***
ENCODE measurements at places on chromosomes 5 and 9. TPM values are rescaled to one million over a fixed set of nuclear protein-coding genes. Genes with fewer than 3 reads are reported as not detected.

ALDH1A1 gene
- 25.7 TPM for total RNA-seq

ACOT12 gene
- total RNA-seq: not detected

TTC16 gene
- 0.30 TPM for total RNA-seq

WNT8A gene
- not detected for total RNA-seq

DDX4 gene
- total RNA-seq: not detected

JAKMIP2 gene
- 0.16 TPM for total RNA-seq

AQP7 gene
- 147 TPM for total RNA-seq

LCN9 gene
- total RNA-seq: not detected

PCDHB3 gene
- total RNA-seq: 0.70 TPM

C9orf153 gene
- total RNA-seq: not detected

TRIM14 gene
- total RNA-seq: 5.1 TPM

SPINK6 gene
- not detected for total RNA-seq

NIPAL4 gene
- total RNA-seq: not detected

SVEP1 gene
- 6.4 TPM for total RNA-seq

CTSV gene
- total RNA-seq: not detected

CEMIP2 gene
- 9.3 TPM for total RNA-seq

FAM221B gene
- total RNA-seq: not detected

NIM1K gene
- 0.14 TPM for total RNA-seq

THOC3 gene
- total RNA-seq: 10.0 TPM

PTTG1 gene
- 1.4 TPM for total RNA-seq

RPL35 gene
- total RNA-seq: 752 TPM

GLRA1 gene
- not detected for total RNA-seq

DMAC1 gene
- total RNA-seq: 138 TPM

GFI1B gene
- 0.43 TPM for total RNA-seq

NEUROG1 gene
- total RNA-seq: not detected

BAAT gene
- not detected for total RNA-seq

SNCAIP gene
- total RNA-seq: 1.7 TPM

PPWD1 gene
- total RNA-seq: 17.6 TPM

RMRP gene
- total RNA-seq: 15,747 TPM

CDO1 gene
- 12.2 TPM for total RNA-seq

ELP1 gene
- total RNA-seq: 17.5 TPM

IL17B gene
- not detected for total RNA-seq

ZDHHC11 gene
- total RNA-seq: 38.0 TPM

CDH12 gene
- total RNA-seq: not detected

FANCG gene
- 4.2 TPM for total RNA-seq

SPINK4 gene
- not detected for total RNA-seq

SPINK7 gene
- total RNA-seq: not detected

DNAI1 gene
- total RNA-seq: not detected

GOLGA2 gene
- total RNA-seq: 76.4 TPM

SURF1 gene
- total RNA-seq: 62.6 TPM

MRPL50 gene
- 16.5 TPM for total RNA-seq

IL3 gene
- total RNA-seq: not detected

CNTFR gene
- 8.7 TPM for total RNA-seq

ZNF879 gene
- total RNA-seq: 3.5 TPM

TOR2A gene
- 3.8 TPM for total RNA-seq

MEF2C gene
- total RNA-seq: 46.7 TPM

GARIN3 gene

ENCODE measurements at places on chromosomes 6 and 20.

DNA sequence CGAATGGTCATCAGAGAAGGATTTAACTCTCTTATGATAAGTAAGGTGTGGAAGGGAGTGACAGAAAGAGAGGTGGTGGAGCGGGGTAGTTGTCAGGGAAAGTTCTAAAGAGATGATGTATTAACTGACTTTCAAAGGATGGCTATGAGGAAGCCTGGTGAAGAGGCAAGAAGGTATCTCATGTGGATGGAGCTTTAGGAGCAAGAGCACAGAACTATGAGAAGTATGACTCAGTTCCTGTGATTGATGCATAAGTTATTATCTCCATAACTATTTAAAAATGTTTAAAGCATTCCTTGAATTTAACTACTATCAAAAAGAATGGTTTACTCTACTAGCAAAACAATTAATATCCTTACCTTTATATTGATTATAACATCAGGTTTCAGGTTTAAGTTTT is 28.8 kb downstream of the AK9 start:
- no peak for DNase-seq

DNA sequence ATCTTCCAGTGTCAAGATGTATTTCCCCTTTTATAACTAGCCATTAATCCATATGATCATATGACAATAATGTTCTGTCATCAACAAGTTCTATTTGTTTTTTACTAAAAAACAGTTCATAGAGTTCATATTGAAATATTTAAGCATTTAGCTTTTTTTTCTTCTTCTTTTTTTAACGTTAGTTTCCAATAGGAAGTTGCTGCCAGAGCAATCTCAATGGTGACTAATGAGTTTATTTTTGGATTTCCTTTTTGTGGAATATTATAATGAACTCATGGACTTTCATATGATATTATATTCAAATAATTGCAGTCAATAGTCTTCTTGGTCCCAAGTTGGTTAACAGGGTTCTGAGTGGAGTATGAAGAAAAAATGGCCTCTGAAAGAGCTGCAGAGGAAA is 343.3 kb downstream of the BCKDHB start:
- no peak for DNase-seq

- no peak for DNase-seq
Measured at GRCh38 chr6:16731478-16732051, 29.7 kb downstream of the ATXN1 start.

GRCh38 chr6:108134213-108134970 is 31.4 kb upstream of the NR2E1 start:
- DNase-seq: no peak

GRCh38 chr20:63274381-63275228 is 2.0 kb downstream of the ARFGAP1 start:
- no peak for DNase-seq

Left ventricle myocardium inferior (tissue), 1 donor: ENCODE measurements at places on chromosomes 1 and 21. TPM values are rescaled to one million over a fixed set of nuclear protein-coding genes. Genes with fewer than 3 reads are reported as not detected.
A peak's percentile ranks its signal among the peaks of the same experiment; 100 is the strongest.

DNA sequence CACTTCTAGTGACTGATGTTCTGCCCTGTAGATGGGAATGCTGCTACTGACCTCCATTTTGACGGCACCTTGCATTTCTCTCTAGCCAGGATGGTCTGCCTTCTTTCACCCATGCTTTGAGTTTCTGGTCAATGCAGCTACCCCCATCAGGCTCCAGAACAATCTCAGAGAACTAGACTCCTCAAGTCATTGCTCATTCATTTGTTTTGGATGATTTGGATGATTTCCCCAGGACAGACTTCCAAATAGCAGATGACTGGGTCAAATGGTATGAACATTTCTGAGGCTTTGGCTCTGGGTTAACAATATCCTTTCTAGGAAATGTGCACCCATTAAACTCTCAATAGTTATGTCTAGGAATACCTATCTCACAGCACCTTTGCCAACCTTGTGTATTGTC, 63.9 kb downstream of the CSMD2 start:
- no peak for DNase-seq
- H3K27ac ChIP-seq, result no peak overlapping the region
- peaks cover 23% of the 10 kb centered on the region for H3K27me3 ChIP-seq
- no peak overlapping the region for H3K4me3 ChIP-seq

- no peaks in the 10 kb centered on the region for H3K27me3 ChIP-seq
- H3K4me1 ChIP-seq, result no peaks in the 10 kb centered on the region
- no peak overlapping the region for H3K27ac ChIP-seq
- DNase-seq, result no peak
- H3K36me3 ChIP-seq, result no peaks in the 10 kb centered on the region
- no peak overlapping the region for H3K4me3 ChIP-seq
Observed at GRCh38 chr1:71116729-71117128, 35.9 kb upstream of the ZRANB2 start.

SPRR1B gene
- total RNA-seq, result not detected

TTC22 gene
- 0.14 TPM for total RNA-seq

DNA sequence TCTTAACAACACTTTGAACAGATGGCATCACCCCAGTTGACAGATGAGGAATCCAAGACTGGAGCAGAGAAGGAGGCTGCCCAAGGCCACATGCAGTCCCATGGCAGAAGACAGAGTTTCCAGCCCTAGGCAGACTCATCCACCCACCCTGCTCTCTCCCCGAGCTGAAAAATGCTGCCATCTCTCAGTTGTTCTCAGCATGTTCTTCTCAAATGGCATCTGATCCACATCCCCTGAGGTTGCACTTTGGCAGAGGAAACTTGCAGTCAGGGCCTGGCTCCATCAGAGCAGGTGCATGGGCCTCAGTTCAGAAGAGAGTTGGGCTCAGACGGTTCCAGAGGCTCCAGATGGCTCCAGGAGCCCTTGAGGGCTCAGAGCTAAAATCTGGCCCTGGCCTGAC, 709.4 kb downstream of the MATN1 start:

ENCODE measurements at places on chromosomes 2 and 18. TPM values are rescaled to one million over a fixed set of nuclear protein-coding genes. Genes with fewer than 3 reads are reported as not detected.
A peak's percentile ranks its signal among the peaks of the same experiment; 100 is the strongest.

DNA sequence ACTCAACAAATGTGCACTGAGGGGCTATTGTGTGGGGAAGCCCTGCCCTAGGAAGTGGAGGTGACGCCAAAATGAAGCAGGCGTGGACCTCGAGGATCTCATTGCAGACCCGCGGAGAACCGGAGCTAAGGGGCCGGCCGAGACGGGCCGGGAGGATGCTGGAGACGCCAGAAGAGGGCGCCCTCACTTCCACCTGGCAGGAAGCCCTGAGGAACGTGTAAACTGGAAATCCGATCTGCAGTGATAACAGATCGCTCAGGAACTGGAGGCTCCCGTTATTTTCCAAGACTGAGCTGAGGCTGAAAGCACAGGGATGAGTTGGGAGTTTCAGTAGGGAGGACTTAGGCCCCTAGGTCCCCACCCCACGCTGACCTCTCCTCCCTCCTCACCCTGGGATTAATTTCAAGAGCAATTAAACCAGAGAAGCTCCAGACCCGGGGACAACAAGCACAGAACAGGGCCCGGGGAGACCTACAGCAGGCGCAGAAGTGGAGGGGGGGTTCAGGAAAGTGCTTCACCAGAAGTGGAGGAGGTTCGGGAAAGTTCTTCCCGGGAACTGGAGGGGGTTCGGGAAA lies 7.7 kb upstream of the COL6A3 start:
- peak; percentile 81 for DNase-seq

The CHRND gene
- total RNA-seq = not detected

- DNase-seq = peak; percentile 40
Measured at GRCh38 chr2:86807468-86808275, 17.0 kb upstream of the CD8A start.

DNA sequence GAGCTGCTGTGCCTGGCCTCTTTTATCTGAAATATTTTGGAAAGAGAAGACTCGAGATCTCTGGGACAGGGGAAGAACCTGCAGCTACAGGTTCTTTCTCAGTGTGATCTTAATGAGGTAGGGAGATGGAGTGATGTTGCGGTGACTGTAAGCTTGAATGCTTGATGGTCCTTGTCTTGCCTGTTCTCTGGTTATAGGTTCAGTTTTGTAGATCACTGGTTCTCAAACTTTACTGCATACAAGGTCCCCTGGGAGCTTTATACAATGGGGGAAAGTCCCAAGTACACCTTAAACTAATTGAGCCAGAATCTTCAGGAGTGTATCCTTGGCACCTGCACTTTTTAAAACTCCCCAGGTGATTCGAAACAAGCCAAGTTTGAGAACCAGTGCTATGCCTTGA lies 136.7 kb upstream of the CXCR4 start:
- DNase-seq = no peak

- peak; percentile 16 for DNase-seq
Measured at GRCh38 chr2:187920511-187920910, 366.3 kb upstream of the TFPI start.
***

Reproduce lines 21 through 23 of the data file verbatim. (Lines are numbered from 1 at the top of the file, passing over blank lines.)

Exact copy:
- total RNA-seq: not detected

TRIM14 gene
- total RNA-seq: 5.1 TPM